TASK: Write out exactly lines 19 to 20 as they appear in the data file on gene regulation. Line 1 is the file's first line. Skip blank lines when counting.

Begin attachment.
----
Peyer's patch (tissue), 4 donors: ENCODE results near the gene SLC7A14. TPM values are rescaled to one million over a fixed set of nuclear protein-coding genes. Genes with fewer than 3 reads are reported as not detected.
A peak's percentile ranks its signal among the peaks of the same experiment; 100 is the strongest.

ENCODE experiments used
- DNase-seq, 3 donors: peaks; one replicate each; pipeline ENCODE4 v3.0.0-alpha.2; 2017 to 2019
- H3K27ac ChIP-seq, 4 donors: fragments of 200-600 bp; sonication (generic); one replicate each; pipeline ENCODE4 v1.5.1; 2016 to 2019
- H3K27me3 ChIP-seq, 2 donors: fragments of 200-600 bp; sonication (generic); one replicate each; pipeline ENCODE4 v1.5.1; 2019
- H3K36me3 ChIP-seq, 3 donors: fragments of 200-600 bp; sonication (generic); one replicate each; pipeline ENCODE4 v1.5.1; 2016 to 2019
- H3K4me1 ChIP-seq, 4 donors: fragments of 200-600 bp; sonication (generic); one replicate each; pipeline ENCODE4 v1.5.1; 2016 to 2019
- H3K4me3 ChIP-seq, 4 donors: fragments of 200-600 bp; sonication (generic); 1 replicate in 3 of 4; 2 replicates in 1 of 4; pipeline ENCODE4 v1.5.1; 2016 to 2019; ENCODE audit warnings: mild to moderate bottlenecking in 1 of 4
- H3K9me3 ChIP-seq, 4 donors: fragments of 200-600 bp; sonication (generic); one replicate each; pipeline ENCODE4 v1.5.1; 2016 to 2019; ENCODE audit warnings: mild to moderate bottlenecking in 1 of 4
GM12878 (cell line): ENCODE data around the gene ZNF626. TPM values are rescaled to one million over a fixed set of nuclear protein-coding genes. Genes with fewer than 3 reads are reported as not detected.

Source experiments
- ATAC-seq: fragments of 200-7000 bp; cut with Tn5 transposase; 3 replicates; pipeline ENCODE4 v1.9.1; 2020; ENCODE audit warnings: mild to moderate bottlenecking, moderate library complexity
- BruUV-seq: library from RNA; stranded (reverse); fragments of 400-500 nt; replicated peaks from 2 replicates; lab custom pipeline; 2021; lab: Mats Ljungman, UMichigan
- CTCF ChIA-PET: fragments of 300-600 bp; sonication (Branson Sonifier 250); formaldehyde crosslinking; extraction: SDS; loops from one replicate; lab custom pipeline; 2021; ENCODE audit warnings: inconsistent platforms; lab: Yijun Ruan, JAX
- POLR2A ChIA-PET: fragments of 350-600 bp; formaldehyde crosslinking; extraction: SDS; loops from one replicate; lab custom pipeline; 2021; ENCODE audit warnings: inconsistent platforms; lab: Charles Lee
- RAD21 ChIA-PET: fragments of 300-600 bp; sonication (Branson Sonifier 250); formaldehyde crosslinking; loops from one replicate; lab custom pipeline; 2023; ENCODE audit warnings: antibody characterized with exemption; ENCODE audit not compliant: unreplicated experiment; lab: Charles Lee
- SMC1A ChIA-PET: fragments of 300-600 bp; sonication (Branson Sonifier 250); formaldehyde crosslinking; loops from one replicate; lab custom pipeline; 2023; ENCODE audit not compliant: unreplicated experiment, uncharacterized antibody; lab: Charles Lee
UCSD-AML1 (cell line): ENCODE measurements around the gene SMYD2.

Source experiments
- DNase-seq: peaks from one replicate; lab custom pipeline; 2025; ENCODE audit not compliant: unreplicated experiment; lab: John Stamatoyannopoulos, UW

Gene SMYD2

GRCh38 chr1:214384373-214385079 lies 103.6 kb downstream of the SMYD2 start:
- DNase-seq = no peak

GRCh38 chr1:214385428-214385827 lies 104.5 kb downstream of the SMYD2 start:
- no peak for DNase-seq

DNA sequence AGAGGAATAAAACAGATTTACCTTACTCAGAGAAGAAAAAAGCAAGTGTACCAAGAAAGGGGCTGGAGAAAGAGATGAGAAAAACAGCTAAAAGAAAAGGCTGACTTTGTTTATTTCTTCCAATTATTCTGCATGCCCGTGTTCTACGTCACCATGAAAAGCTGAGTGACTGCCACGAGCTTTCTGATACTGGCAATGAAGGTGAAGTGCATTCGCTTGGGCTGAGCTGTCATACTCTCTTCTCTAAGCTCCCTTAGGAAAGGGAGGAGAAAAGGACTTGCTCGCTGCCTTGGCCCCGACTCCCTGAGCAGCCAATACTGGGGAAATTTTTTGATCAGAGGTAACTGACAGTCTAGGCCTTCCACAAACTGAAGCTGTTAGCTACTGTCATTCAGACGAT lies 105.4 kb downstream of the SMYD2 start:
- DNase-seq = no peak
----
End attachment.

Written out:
UCSD-AML1 (cell line): ENCODE measurements around the gene SMYD2.

Source experiments